Others have looked at traumatic aspects of grief.  Attig (1996) includes violent, mutilating, or random death that shock, horrify and traumatize those who are left to cope with the loss.  Parkes (1997) included the following factors in traumatic bereavement:

Especially as it relates to loss that takes place as a result of a disaster, I would include human-made vs. natural causes -- If the cause of death is the result of a human-made disaster rather than one that is naturally occurring, it has a much more negative impact (The bombing in Oklahoma City would have had a much greater impact than, say, a tornado or earthquake, because a human being made the choice to inflict harm and death on other humans. More clearly, we can see this in the immediate and long-term aftermath of the attacks in the U.S. on 9-11 ).

Why me? -- Making Meaning of the Meaningless

As we've discussed before, what we recognize as grief is a combination of dramatic psychological, emotional, and somatic changes that result from a devastating loss of meaning dependent on a significant relationship. The loss results in intense conflict between the need for an orderly world in a chaotic reality and an agonizing search for an explanation for the loss. This explanation is intended to allow the bereaved person to see the world as predictable and controllable as well as allow them to comprehend why such a loss should have occurred. Parkes (1997) refers to the process of revising "basic assumptions, habits of thought and behavior that have been learned over many years and which we tend to take for granted" (p. 246) as psychosocial transition (PST).  But what does one use to move through this process?

Throughout the grief process, the bereaved develop a story that helps them to make sense of their loss. Figley has called this a "healing theory" and I wrote about this in my chapter I assigned for this unit. This story/theory can then act as a sort of bridge between what was seen as normal before the loss and what makes sense afterward. The healing theory  must account, in some way, for thoughts and feelings that are inconsistent with their world view prior to the loss. It also incorporates elements of their experience as well as those borrowed from the experiences of others. Information from cultural and family myths as well as religious or philosophical beliefs will be tested for inclusion in the modified view. The grieving individual may find him or herself turning to the person who has died throughout this process and some of the odd experiences of grief (labeled as hallucinations or delusions) may be understandable parts of the development of a healing theory and a new sense of normal that results from the grief process.The underlying goal of this process is to find some sort of understanding and new sense of stability in life as well as to gain a sense of mastery and control with regard to the end products of the death.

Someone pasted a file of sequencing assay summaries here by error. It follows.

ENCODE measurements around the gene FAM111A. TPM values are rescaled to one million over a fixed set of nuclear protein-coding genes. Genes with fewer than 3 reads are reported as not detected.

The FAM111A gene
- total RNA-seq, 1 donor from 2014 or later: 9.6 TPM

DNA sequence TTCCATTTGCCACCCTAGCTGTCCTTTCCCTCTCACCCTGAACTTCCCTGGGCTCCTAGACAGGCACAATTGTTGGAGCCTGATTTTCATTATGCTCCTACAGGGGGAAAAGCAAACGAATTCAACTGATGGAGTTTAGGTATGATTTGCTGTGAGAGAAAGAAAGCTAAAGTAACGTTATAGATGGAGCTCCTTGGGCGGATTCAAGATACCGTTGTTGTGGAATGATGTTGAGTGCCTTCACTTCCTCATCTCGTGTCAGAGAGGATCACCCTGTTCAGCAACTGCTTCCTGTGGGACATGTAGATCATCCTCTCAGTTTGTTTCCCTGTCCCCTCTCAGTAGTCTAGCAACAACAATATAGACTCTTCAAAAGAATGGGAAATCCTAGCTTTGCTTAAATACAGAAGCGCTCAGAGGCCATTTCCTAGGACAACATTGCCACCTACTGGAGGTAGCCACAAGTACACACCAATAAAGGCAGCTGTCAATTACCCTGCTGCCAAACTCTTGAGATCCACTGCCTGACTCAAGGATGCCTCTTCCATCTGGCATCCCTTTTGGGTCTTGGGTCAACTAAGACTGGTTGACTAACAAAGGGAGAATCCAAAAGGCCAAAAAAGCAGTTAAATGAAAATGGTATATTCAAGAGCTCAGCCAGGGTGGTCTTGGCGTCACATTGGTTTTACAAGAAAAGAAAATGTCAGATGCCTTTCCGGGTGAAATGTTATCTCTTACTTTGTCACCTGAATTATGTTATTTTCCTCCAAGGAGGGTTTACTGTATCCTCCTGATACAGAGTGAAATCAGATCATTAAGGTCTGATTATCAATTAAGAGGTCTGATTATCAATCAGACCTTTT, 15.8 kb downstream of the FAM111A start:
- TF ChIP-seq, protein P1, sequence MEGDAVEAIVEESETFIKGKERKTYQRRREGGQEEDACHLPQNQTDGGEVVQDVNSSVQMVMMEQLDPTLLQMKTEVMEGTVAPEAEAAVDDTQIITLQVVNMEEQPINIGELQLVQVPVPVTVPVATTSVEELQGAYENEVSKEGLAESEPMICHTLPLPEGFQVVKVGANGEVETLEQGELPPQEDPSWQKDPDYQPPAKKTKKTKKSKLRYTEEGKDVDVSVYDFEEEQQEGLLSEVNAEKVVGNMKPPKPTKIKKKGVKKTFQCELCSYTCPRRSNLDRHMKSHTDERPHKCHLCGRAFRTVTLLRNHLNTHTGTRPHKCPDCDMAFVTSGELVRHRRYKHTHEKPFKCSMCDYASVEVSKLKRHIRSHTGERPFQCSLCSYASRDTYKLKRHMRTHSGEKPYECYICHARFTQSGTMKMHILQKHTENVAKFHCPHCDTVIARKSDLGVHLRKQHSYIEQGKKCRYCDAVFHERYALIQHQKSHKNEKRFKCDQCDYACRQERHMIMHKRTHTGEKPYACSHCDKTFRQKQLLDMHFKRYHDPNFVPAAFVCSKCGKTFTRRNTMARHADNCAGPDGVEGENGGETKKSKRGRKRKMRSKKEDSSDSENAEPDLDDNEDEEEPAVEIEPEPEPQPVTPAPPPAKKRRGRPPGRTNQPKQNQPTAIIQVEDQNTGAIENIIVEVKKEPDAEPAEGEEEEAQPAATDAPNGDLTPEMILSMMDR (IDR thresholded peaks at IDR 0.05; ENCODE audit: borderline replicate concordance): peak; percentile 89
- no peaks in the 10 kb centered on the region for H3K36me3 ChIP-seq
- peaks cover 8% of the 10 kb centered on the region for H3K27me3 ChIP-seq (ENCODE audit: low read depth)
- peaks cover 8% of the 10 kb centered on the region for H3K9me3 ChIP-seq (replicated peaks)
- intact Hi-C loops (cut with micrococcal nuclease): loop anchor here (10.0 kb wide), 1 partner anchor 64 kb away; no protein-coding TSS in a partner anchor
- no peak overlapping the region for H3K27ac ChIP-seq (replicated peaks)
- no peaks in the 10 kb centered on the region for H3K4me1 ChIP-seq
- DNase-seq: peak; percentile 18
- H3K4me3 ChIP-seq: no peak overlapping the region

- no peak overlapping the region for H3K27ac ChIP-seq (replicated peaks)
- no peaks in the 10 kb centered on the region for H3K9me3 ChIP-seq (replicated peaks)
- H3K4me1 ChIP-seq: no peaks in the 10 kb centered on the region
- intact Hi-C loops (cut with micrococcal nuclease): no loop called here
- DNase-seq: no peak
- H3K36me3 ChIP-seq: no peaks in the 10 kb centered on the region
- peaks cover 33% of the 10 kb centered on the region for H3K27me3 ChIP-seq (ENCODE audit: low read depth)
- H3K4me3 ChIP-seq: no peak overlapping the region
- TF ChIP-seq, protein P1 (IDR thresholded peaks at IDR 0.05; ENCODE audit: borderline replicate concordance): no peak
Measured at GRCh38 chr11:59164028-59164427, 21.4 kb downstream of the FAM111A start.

Traumatic losses confront what appears to be a basic belief of our Western culture that present the world is fair and just. The loss that is unfair or unjust can only be described as a loss of balance between the linked processes of action and result in their lives (" If I am good, good things must come to me") .

Janoff-Bulman (1992) has proposed that social laws are used to answer the "why" questions that result form a death. These are laws centered on justice and control, which allow us to see a pattern of cause and effect and legitimate ends that results from previous behavior. The initial response to this imbalance is to look to previously held meaning structures for guidance and then, if they are lacking, to search elsewhere for answers. Those grieving may look for a religious or spiritual explanation, a physical or medical one, a social or psychological one. Ultimately, they may find that the only answer is that there is no answer, or they may reach a point where, rather than asking "Why me, why us?" they ask "Why not me, why not us?"


Anger as a Part of the Grief Process